In this class we will expand upon your previous studio art coursework, engaging multiple materials including plaster, wood, steel, and mixed media. Through a series of short and two long term projects, we will explore the joys and challenges of working in three dimensions. You will learn (or hone) basic building skills, mold-making and plaster fabrication techniques, as well as basic metal fabrication including cold work and welding mild steel.

    Prerequisites: Studio Arts 130, 151, 122, 322, 232, 327, 230, 252, Computer Science 232 or instructor consent not offered 2023–2024
  • ARTS 228: Ceramics: History and Design

    This course provides a historical framework through which students will better understand clay’s crucial role in our everyday lives and in the advancement of civilization.  Texts and articles will guide the study of historical objects while videos and discussion will provide a glimpse into contemporary studio practice. Hands-on design projects will put knowledge into action as students create three-dimensional objects using a variety of simple materials and two-dimensional plans for future work. Access to a digital camera (phone ok) and basic drawing materials is required.  Access to a printer is recommended.

    Prerequisites: Studio Art 130 or 236 not offered 2023–2024
  • ARTS 230: Ceramics: Throwing

    This course is focused on the creative possibilities of the pottery wheel as a means to create utilitarian objects. Students are challenged to explore conceptual ideas while maintaining a dedication to function. An understanding of aesthetic values and technical skills are achieved through studio practice, readings, and demonstrations. Basic glaze and clay calculations, high fire and wood kiln firing techniques, and a significant civic engagement component, known as the Empty Bowls Project, are included in the course.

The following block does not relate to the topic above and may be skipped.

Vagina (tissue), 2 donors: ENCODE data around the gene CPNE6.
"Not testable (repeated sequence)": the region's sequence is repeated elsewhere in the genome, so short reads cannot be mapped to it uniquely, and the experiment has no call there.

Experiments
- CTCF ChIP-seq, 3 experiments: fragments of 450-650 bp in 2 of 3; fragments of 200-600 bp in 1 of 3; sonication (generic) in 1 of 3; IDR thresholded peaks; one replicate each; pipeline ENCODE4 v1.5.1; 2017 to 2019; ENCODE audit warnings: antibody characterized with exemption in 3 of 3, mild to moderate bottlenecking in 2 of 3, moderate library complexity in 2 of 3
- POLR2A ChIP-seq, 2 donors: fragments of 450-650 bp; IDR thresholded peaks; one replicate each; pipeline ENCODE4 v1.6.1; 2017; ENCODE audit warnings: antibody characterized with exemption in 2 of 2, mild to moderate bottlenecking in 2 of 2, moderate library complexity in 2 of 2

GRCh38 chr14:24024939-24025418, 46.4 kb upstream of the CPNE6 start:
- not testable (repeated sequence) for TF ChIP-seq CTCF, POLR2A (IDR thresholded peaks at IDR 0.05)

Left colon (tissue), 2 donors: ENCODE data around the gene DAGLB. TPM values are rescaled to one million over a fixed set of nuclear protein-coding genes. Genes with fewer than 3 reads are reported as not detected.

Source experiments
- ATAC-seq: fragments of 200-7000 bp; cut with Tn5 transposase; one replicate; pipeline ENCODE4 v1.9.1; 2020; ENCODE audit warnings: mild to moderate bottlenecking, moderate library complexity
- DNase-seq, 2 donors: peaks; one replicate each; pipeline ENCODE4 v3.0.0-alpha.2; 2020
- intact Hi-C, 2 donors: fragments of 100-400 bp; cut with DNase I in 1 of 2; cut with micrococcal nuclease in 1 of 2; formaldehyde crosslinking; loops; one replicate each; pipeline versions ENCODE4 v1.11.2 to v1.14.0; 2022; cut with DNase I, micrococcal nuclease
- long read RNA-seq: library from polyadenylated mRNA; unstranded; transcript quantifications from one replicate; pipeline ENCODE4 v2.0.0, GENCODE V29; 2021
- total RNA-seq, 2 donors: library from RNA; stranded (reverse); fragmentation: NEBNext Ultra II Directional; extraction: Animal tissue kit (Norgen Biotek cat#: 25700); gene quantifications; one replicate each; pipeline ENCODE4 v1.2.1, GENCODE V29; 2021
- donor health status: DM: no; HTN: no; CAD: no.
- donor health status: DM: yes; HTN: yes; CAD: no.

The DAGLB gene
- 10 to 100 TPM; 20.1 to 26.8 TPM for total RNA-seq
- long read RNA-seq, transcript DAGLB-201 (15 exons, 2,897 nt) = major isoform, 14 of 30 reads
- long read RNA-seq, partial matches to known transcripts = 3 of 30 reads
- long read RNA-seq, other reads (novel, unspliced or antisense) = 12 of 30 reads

Prerequisites: Studio Art 128, 130, 236 or high school experience with wheel throwing and instructor permission 6 credits; Arts Practice; offered Spring 2024 · Kelly Connole
  • ARTS 232: Ceramics: Handbuilding

    This course is an introduction to handbuilding as a primary method to construct both functional and non-functional ceramic forms with a focus on experimentation. An understanding of aesthetic values and technical skills are achieved through studio practice, readings, and demonstrations. Basic glaze and clay calculations, kiln firing techniques, and basic throwing methods will be covered.

    Prerequisites: Studio Art 122, 128, 130, 150, 151, 236 or instructor consent not offered 2023–2024
  • ARTS 236: Ceramics: Vessels for Tea

    Students will learn techniques used by Japanese potters, and those from around the world, to make vessels associated with the production and consumption of tea. Both handbuilding and wheel throwing processes will be explored throughout the term. We will investigate how Japanese pottery traditions, especially the Mingei “arts of the people” movement of the 1920s, have influenced contemporary ceramics practice in the United States and how cultural appropriation impacts arts practice. Special attention will be paid to the use of local materials from Carleton’s Arboretum as well as wood firing and traditional raku processes.